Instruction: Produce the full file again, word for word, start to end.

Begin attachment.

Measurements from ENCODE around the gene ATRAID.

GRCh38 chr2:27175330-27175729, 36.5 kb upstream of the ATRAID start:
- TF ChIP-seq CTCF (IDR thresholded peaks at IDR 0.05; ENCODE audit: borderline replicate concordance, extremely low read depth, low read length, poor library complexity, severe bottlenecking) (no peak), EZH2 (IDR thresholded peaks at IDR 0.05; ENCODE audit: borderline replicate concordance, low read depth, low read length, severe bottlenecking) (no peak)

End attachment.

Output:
Measurements from ENCODE around the gene ATRAID.

GRCh38 chr2:27175330-27175729, 36.5 kb upstream of the ATRAID start:
- TF ChIP-seq CTCF (IDR thresholded peaks at IDR 0.05; ENCODE audit: borderline replicate concordance, extremely low read depth, low read length, poor library complexity, severe bottlenecking) (no peak), EZH2 (IDR thresholded peaks at IDR 0.05; ENCODE audit: borderline replicate concordance, low read depth, low read length, severe bottlenecking) (no peak)